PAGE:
Download PDF: Who’s eating all the shrimp?
Whether in prawn cocktail, shrimp gumbo, or grilled on the barbeque, you’ve probably eaten shrimp lots of times. It’s the most common seafood in the US. An American eats on average 4 pounds of it every year!
While we know that shrimp is a popular seafood, we wanted to find out how important it was in supporting other valuable fish species in the Gulf of Mexico.
We studied the relationship between the abundance of shrimp and the fish that eat them, and found that there was a statistical link between the two. Although we cannot conclude that this is entirely due to the abundance of shrimp, we believe that our research shows that shrimp are a really important prey for these fish species.
Shrimp fishing is big business in the Gulf of Mexico! In fact, it’s the most valuable fishery in the entire Gulf region, contributing a whopping 65% of all US shrimp (Fig. 1). But that’s not the only reason why shrimp are valuable…
Recent studies have shown that shrimp might be a very important prey for larger fish. We call this type of species forage species, which means that if their population falls, it will have a negative impact on the populations of the fish that eat them (their predators).
Three of the major predators of young (juvenile) shrimp in the Gulf of Mexico are southern flounder, spotted seatrout and red drum. These fish are really important for recreational and/or commercial fisheries. The potential decrease in shrimp abundance is a big ecological concern because of its role as prey supporting many valuable predators, such as these fish species.
In this study, we wanted to find out how important shrimp were as a forage species for these fish.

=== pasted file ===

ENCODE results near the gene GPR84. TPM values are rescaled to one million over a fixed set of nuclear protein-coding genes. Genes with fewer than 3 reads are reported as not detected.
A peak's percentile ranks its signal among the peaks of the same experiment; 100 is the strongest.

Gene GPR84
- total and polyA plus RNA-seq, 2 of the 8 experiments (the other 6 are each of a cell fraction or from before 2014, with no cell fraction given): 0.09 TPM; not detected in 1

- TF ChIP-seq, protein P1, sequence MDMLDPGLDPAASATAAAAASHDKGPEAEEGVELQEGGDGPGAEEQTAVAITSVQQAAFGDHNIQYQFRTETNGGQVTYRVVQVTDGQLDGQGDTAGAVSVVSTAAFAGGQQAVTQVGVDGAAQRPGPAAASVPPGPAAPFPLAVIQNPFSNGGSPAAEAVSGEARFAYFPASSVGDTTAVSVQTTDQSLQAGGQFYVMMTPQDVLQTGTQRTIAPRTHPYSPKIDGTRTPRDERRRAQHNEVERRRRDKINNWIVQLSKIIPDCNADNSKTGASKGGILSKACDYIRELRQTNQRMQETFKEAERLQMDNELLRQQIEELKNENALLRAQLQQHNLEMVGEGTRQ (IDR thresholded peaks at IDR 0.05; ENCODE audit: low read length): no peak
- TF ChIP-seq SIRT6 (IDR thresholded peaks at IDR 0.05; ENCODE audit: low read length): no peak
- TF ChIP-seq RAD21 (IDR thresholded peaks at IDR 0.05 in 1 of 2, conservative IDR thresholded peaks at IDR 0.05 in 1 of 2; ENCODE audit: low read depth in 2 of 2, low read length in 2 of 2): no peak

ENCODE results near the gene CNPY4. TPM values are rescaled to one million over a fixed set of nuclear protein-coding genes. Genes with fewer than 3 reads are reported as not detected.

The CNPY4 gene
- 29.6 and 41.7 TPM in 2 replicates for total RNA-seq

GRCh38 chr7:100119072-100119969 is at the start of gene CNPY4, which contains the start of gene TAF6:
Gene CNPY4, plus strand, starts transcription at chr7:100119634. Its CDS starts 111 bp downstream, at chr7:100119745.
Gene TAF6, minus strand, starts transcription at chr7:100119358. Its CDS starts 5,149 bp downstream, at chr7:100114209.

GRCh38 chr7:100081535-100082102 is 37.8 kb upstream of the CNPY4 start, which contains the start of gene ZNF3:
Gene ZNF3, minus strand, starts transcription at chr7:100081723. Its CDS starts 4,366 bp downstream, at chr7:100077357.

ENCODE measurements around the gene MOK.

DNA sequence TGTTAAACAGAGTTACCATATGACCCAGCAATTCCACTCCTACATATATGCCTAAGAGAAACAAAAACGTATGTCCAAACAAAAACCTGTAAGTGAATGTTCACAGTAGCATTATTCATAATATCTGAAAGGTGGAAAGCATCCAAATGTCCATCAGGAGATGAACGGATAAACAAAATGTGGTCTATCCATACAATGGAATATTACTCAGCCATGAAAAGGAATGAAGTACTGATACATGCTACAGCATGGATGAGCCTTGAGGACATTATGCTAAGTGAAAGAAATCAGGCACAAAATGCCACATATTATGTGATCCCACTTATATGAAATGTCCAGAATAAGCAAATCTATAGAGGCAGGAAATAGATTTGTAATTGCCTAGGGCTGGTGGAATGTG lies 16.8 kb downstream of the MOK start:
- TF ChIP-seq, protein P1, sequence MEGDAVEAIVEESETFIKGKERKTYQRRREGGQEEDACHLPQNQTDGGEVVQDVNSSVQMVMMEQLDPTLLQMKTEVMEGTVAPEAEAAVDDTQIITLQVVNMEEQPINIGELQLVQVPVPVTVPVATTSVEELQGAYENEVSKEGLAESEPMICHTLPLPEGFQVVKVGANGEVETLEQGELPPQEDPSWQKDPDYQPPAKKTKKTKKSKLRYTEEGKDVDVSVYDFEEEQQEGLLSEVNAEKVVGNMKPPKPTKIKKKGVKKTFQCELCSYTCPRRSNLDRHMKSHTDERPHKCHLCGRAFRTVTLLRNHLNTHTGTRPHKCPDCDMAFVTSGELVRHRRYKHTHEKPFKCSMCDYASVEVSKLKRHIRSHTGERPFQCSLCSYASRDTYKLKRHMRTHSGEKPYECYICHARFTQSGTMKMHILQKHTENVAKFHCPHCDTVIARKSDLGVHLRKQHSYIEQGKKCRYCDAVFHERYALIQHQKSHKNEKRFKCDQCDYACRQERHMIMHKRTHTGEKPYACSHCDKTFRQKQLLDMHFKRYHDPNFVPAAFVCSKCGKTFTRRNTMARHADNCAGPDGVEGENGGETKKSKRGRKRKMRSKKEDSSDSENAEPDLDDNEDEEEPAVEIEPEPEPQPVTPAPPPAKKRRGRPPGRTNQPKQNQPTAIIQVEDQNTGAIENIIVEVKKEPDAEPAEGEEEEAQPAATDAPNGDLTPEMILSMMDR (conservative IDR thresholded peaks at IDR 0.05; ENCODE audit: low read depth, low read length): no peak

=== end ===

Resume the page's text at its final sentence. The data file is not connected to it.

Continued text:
From 1986 to 2014 the Texas Parks and Wildlife Department (TPWD) used different types of nets to collect samples of white shrimp and brown shrimp, and three fish species: southern flounder, spotted seatrout and red drum (Fig. 2). Juveniles and young adults of these fish prey upon shrimp, so these were the stages included in our statistical analysis.
While sampling took place monthly for shrimp, we found more brown shrimp in May and more white shrimp in August and November than during any other months. We used shrimp data from these months in the analysis and matched these data to the closest spring and fall catch data available for the fish.
We converted these data into an indicator known as catch-per-unit effort (CPUE), which in this case is the number of individuals of each species caught per hour within the nets used for sampling. It shows the relative abundance of each species in a particular place and time.
We investigated the statistical relationship between the CPUE of shrimp as prey and fish as predators over the time of the studies. We call these data a ‘time series’. We ran two types of statistical analysis on these time series to look for relationships between the abundance of shrimp and the abundance of fish.
The two statistical analyses we used were Partial Least Squares Regression (PLSR) and co-integration analysis. PLSR is good for finding links between two variables (shrimp and fish) in year-to-year fluctuation, while co-integration analysis is good for slowly changing (increasing or decreasing) time series, which are called “non-stationary time series.” Most of our CPUE time series were non-stationary.
Our PLSR analysis found 8 significant relationships between shrimp and fish time series out of a total of 36 comparisons.
Our co-integration analysis showed significant associations between 31 out of 70 shrimp and fish time series pairings.
Using co-integration analysis we also found that white shrimp in August and brown shrimp in May were strongly linked with fish CPUEs in bays on the southern coast of Texas (Fig. 3). White shrimp in November were more strongly linked with fish CPUEs in bays located to the north.
All three fish species appeared to be affected by shrimp abundance in all of the regions that we studied.
We predicted that if our two shrimp species were vital for the fish in our study, there would be a statistical association between the changes in abundance of prey and predator.
Our PLSR analysis wasn’t conclusive because we found associations between shrimp and fish CPUEs in only 22% of cases. These associations could have just been because of statistical error.
However, our co-integration analysis showed significant associations in 52% of cases. It also revealed clear patterns between the seasons and different locations.